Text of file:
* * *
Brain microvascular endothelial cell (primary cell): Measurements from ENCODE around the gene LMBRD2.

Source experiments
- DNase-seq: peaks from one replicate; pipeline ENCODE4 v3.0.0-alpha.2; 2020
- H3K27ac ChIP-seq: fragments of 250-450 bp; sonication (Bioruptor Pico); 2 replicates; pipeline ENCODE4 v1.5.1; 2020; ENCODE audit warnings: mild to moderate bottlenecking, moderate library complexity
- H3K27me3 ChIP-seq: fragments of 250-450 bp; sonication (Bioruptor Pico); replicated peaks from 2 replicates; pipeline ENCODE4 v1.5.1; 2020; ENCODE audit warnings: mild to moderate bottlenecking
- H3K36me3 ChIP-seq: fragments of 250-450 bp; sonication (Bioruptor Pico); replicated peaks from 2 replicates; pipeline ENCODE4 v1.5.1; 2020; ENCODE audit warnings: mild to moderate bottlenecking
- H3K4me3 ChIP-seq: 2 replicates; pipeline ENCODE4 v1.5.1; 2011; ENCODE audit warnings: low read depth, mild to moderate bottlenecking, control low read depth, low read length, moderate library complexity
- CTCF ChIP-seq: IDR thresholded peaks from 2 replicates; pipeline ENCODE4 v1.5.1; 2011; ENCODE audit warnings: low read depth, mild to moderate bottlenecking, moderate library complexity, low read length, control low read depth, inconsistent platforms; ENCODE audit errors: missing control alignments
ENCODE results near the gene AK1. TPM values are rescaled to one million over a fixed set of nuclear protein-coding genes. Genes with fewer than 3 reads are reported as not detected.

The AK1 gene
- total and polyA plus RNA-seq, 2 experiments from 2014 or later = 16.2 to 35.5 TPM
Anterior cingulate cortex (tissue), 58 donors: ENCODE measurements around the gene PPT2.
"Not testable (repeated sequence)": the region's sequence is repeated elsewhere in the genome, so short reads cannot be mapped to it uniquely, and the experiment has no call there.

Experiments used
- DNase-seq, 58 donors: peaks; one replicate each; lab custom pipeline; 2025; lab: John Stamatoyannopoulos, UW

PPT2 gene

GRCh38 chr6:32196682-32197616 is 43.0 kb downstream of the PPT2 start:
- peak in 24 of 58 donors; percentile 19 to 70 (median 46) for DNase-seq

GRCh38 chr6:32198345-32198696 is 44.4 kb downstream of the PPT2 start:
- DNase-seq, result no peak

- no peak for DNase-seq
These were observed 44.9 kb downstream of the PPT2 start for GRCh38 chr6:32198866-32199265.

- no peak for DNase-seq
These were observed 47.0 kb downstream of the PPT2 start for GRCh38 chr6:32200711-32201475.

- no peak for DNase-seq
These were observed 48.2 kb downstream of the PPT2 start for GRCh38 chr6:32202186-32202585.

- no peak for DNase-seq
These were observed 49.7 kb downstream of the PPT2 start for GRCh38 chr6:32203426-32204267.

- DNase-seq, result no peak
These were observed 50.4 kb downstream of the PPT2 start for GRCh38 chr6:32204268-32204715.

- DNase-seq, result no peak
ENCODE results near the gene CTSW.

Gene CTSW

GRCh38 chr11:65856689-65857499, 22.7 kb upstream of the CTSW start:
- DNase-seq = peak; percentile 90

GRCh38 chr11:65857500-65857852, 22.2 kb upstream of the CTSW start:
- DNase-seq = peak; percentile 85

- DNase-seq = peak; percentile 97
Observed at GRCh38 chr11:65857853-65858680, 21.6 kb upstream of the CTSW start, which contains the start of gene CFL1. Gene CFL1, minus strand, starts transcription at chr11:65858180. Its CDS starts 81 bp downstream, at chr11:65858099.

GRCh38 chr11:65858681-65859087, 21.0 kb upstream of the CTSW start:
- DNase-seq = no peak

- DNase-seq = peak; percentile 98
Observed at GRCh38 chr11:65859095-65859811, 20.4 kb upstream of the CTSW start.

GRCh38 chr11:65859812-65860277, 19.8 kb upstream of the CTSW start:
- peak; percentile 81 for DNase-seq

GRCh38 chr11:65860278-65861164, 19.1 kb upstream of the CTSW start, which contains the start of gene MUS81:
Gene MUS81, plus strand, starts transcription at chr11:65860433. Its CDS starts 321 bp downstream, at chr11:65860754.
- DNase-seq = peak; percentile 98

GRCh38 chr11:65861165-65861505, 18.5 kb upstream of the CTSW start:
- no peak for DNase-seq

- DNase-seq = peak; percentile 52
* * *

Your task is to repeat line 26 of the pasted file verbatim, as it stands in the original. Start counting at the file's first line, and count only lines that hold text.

These were observed 48.2 kb downstream of the PPT2 start for GRCh38 chr6:32202186-32202585.